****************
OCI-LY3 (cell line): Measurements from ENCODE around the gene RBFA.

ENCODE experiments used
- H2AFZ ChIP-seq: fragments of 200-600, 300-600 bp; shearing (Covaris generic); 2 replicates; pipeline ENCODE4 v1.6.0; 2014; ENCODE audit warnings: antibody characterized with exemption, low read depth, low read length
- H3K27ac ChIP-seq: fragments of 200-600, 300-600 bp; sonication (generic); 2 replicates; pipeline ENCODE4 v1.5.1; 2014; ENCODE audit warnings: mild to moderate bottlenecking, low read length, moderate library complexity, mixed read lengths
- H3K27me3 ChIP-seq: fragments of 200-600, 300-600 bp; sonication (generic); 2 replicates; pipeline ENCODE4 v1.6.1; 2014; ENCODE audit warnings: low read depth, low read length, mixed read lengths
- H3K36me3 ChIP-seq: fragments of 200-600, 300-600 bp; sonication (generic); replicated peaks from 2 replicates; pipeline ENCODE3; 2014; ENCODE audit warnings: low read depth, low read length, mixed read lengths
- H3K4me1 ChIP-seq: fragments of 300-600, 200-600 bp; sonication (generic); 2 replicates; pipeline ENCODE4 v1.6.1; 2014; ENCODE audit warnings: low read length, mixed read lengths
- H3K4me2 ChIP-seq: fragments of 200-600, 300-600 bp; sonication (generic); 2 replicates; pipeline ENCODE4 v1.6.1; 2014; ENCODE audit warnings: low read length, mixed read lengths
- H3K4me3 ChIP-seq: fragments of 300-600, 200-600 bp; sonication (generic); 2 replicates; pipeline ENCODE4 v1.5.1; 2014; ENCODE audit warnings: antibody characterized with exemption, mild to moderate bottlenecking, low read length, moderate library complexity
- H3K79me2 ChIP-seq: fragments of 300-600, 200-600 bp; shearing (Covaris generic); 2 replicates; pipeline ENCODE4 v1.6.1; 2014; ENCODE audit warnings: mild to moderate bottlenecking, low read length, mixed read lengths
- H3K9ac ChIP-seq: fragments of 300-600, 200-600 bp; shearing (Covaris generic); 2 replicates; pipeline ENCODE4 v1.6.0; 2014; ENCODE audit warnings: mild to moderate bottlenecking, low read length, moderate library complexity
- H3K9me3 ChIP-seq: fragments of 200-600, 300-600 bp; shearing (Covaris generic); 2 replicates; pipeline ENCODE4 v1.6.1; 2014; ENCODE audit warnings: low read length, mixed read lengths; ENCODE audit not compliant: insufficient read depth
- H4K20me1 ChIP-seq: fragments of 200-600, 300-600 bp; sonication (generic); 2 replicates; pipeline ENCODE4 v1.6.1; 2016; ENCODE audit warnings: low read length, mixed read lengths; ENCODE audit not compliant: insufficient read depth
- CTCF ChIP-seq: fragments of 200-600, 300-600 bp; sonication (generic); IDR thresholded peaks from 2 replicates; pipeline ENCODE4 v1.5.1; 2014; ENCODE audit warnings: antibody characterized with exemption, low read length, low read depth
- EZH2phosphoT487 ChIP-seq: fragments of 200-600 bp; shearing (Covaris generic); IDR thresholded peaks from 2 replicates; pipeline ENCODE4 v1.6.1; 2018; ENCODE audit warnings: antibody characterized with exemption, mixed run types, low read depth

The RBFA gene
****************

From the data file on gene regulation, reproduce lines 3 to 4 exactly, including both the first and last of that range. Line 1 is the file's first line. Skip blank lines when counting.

- H2AFZ ChIP-seq: fragments of 200-600, 300-600 bp; shearing (Covaris generic); 2 replicates; pipeline ENCODE4 v1.6.0; 2014; ENCODE audit warnings: antibody characterized with exemption, low read depth, low read length
- H3K27ac ChIP-seq: fragments of 200-600, 300-600 bp; sonication (generic); 2 replicates; pipeline ENCODE4 v1.5.1; 2014; ENCODE audit warnings: mild to moderate bottlenecking, low read length, moderate library complexity, mixed read lengths